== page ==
Mennonite Heritage Tour: encounters with women (part 5 of 8). Introduction.
Berlin was one of my favourite stops. We did a hop-on-and-off-the-bus city tour and the weather was perfect, sunny and pleasant but not hot, and maybe it’s the sense of accomplishment you get riding the top of one of those double-decker tourist buses, as if you’ve actually grasped the important places, all those sights you’re rolling by. An illusion of course, but a very pleasant one while it’s happening.
We also roamed on foot around the Brandenburg Gate and Checkpoint Charlie, went into the startling valleys and alleys of the Holocaust Memorial, and had an interesting visit to the roof terrace of the Reichstag Building, with its panoramic views. Berlin seemed to me all energy and confidence. So much of it looked smart and new.
We happened to be in Berlin on the day it was commemorating 50 years since the building of the Berlin Wall. On August 13, 1961 — now known as “Barbed Wire Sunday” — Berliners woke to find East German security forces putting up fences and barbed wire barriers along the inner border. The barriers became increasingly impenetrable; the Wall divided a city, neighbourhoods, families.
All I felt in Berlin, however, commemoration around us notwithstanding, was the Wall’s absence. And it gives me the strangest feeling somehow – almost akin to envy – that people my age and younger saw and experienced it and I didn’t and now it’s gone. My younger sisters, for example, who travelled around Europe in their youth, well remember crossing the border, seeing it. What’s left now is mostly historical gesture: a short stretch of cement and barbed wire to view as example, memorial flowers, black and white photos, a plaque and a brick line running along the streets to indicate where the “Mauer” had been. Don’t get me wrong. I’m glad the Wall is gone; I cried the day I watched on television as the crowds of people who had gathered broke through it. It’s just that it came up and then came down, and all that Terrible and Good happened in my lifetime! Close enough to touch but I couldn’t really touch it. I touched wholeness and bustle instead. Happiness. Absence.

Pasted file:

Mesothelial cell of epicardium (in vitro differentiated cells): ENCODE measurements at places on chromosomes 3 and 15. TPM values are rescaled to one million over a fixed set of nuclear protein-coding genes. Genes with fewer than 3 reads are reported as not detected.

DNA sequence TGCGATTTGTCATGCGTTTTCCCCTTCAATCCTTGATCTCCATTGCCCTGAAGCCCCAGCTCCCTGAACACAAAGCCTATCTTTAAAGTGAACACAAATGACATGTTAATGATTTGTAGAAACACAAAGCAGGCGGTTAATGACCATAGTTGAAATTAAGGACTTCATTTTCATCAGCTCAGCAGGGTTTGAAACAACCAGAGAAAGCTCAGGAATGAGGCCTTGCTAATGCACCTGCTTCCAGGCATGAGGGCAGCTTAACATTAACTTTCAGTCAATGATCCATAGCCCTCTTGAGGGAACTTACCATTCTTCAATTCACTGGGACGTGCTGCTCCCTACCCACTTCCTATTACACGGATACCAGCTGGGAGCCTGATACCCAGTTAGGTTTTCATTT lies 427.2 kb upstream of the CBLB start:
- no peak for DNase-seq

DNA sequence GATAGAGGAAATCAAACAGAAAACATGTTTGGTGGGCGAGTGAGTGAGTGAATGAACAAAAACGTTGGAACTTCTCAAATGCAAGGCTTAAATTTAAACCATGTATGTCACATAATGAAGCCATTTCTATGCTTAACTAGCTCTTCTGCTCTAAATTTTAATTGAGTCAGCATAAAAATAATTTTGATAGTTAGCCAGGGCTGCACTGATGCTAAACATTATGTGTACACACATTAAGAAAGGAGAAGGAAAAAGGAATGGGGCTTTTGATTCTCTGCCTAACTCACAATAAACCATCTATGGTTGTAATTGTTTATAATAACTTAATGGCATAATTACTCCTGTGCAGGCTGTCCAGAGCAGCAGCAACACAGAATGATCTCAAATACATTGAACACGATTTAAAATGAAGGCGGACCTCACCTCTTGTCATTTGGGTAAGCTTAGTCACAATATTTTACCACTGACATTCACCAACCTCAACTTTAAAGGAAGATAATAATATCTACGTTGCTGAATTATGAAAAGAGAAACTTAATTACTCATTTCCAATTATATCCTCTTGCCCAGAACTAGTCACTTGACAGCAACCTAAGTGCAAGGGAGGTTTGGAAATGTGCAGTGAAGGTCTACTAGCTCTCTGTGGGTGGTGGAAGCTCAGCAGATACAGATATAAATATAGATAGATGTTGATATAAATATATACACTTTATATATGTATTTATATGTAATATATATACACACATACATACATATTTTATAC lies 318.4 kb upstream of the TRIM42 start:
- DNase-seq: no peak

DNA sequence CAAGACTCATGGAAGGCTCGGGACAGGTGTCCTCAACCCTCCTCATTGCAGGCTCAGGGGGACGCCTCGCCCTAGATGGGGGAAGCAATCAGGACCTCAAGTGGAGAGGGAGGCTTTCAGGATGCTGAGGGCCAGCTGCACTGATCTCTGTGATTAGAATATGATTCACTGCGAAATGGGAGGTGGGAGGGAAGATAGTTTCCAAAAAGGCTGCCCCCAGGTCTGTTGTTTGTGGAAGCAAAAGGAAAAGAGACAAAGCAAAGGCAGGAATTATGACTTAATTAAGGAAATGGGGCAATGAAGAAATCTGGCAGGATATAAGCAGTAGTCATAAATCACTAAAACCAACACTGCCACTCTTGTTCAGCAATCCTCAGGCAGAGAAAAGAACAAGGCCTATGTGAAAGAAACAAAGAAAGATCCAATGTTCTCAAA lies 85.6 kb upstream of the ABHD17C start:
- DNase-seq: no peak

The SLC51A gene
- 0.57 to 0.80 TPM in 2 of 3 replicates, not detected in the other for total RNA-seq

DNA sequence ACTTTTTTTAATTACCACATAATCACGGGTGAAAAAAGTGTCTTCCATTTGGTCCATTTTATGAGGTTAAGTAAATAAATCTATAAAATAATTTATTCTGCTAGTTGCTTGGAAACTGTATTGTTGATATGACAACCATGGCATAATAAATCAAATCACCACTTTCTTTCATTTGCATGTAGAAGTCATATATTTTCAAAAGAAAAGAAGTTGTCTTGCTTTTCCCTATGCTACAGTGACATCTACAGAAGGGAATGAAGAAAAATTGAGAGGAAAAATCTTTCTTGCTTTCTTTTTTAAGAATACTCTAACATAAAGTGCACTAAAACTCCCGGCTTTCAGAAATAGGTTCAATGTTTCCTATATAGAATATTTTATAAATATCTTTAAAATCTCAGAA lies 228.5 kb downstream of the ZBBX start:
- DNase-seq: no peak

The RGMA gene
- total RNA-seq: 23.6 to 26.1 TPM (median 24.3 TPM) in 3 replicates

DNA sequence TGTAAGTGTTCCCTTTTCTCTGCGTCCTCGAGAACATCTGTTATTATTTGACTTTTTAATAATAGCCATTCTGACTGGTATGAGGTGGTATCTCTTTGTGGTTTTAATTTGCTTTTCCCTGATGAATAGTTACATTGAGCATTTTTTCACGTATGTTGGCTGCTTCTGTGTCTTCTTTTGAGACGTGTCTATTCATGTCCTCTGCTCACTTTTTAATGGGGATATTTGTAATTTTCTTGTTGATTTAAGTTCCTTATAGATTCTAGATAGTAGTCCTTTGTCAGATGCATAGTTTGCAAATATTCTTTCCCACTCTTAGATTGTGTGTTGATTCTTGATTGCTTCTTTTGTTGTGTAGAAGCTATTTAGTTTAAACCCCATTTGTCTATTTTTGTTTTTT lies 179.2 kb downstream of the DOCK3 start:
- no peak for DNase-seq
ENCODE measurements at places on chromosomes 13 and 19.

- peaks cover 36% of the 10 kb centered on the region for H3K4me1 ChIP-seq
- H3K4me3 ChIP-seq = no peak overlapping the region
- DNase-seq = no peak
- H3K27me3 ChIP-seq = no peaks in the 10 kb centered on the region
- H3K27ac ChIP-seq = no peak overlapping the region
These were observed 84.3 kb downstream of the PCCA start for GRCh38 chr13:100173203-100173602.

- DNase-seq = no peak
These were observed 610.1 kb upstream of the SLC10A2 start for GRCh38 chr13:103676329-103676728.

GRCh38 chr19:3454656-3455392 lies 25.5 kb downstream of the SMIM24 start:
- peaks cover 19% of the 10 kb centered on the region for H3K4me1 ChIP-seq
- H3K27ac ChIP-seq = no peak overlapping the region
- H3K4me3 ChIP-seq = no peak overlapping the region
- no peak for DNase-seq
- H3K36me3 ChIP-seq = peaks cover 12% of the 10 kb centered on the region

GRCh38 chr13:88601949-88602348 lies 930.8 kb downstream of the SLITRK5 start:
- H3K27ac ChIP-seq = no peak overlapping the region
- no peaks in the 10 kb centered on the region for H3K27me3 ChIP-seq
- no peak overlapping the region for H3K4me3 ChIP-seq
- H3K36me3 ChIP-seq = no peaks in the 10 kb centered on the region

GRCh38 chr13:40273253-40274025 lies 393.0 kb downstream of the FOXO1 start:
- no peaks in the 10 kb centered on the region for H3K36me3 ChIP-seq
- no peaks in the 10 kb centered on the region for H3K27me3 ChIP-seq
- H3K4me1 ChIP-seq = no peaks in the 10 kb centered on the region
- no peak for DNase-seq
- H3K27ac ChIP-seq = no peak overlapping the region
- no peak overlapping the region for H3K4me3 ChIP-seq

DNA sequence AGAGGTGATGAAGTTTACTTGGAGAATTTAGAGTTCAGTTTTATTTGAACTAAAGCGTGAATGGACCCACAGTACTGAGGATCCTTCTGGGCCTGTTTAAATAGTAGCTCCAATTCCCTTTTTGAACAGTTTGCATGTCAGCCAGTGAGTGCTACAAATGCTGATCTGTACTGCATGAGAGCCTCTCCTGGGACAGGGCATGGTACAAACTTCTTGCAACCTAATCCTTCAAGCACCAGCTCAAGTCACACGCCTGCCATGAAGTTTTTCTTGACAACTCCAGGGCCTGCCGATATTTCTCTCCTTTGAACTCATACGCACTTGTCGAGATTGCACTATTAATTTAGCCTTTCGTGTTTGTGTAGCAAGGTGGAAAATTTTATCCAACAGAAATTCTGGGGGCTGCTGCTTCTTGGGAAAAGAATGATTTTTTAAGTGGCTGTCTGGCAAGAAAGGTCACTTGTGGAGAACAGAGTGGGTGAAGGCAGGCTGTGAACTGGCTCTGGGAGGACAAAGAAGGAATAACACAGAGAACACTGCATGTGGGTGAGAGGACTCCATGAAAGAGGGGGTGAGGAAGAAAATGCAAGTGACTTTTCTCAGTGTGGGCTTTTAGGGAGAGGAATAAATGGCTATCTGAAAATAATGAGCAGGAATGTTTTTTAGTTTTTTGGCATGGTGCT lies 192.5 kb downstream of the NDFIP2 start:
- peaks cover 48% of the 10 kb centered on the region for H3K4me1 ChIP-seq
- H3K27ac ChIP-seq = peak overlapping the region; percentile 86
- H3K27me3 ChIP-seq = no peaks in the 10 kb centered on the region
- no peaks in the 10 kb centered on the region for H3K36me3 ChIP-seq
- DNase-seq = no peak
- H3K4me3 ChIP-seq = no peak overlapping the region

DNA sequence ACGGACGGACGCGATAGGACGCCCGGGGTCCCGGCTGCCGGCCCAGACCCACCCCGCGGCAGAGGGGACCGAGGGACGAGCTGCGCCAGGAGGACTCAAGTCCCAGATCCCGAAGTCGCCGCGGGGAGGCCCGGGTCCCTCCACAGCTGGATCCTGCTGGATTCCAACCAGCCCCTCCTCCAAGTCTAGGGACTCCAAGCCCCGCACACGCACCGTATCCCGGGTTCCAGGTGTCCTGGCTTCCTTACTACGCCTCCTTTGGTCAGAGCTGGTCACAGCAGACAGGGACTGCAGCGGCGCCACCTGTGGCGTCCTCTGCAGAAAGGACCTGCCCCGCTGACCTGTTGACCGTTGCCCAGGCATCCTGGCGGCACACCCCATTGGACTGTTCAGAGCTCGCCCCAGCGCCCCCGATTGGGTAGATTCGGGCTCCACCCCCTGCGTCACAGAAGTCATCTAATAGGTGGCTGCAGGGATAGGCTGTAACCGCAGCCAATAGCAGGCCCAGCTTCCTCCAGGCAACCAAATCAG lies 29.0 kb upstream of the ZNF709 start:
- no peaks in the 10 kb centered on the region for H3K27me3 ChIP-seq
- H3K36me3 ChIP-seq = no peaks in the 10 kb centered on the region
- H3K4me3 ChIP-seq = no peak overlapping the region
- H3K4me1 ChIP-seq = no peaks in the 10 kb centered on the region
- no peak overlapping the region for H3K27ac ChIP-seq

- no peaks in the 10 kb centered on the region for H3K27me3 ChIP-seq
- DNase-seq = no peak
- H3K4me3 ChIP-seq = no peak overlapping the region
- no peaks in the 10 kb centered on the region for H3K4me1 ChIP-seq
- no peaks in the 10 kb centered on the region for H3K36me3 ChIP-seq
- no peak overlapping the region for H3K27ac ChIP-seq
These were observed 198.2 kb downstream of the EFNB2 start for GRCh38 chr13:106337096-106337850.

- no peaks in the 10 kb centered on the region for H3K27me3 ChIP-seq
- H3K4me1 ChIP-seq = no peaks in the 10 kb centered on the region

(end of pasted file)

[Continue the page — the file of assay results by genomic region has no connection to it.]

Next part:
I looked at some of the names on crosses at Checkpoint Charlie which commemorate people who were killed trying to cross the border. Anneliese Walter, one said. Born 19.04.20. Shot at the inner border before the Wall was erected, 28.10.50. I know nothing else about Anneliese Walter, have no idea why at 30 she needed so desperately to be on the other side. If she were still alive, she would be a little older than my mother is. I know she has a story. But only her name, two dates, and “shot” were there, and we tourists, milling cheerfully about. It was, as I said, just such a marvellous day.